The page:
Likely old news to everyone, but since I didn’t hear about it until a week or so ago, maybe it’ll benefit someone out there:
The Libby app for iOS, Android, and web browsers lets you use your library card to download ebooks and audiobooks. I always had a vague idea that this was possible, but I assumed that it would involve going to a local branch to set everything up, or at best going to an archaic website and using QR codes or something to get books locked to a proprietary, inferior e-reader.
After a week, here’s what’s impressed me most about using Libby:
- They start by helping you get set up with a library card, if you don’t already have one. Here in Oakland, I did the whole process on my phone and got a digital card within 24 hours, on a weekend.
- The app is really good-looking and pleasant to use, completely unlike the outdated experience I’d been dreading. It’s odd to see such a polished app not being used to sell stuff or make me angry.
- The app has an interesting design not quite like anything I’ve seen before. It seems to combine a library-style interface with the AI messenger fad that blew up a couple of years ago, but in a way that actually works.
- You can choose the format you want to borrow the book, including Kindle, the app’s built-in e-reader, or in some cases downloading as an e-pub. This is the main draw for me, since reading on the Kindle has honestly gotten me to read more.
- I haven’t yet used the in-app reader, since I’ve gone all-in on Kindle, but from what I’ve seen on the website, it looks professional. (Compared to less-than-great experiences I’ve had with other readers, or badly-formatted books on the Kindle).
- Once delivered to the Kindle, a book borrowed from the library is treated identically to ones that I’d bought. Synced across devices, readable from multiple versions of the Kindle app, integrated with Goodreads, and so on.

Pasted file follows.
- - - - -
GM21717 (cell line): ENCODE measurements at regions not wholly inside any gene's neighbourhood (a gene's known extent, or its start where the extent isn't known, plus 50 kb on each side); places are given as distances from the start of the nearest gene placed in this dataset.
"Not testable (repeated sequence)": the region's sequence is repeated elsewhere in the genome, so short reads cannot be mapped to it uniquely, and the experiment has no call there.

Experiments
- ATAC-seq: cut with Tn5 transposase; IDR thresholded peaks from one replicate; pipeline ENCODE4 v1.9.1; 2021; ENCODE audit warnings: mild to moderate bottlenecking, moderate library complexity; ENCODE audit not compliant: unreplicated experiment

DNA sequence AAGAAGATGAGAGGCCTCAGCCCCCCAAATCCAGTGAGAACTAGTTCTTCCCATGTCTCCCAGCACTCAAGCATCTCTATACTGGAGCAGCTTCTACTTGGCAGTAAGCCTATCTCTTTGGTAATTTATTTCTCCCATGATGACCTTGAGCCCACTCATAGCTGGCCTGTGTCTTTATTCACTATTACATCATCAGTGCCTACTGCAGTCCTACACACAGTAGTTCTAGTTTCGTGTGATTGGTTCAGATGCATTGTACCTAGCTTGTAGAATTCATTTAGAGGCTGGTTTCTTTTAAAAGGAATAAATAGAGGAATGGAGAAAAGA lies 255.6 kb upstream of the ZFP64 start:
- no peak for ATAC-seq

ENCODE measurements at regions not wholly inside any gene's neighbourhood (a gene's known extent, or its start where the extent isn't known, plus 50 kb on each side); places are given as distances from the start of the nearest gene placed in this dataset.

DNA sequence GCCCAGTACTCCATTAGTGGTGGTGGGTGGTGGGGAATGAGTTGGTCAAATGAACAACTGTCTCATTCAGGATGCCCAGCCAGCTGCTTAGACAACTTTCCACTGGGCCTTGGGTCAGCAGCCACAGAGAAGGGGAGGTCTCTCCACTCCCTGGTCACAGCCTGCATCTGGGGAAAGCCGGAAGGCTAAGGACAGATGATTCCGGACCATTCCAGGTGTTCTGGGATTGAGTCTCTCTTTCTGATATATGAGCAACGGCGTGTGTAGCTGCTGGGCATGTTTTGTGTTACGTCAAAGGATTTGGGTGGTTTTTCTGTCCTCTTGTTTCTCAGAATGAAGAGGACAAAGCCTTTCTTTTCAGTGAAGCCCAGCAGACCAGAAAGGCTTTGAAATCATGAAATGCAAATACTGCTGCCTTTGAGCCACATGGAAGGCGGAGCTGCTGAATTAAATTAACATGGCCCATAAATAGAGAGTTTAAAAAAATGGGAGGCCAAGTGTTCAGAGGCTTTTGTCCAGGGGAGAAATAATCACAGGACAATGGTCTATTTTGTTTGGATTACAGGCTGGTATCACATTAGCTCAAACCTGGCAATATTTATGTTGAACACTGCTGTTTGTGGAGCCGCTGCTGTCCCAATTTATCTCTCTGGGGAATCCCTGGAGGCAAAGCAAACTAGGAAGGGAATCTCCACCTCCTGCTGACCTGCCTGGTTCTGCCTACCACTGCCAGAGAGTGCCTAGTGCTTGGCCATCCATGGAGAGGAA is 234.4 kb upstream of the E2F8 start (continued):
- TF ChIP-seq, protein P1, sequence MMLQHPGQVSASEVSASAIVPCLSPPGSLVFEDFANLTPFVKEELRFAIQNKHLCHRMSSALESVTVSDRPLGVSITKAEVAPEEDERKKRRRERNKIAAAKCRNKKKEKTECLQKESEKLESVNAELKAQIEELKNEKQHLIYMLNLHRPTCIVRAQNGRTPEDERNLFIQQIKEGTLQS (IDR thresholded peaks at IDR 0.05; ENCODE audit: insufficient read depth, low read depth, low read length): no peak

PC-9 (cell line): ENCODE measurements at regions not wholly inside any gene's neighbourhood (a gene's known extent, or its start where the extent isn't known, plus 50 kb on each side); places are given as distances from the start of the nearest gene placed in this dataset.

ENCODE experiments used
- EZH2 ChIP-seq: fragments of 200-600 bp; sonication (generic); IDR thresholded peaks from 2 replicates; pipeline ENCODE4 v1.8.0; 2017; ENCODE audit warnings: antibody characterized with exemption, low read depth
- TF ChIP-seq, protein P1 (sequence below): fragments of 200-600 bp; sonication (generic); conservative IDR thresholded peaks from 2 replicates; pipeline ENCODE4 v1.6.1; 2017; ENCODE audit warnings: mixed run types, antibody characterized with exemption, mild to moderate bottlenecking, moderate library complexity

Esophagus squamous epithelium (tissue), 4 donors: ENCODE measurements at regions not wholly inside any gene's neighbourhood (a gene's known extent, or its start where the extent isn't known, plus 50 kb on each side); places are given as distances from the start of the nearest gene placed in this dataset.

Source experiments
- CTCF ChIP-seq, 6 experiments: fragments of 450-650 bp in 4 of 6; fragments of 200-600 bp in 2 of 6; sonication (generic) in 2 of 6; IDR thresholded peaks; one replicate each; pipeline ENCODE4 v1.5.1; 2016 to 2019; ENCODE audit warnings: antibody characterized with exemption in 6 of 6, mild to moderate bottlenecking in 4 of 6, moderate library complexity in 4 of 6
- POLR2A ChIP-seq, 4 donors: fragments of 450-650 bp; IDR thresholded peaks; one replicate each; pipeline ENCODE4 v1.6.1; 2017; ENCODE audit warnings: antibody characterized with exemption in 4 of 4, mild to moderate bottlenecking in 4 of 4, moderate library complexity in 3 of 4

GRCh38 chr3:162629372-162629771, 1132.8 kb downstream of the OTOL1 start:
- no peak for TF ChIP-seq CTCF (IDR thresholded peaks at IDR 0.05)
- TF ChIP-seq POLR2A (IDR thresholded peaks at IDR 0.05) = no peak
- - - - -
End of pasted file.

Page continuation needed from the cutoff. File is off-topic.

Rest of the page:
- Placing a book on hold, when it’s not immediately available, is very easy. You’re given an estimate of how long it’ll take for the book to become available, and how many other readers are waiting for how many available “copies.” In my case, a book became available weeks before the estimate, and it was easy for me to reschedule it for later.
I’ve been living in Oakland for years, but I just have never been able to drag my ass to the library to get a library card. (I never got one for San Francisco, either, come to think of it). I don’t usually read enough to warrant one, plus I’m spoiled and don’t have the patience to wait if a book I want isn’t immediately available. I worry that my years of laziness and eagerness to take the path of least resistance has ended up paying for Jeff Bezos’s in-flight magazine on his peen rocket or something.
Maybe reading library books delivered online isn’t as novel (sorry) for everyone else as it is for me, but I can’t help feeling as if I’d unlocked a hidden secret I haven’t been taking advantage of for decades. This system isn’t perfect, of course; it’s got artificial scarcity built in, to mimic borrowing a physical book. And there are going to be plenty of titles that aren’t available at all.
But in just over a week, I’ve already finished one book and am a quarter of the way through another one. Both were books that I was curious about, but hesitant to commit to if it meant buying them outright. It seems dumb and obvious written out, but having to pay publisher prices for everything imposed this bar on anything I read: it had to be good enough that I’d be willing to “own” it. And that was lurking in the back of my mind while I read everything, making me a little more subconsciously hyper-critical.
If I’m just borrowing from the library, though, I can go back to reading trash without guilt or remorse!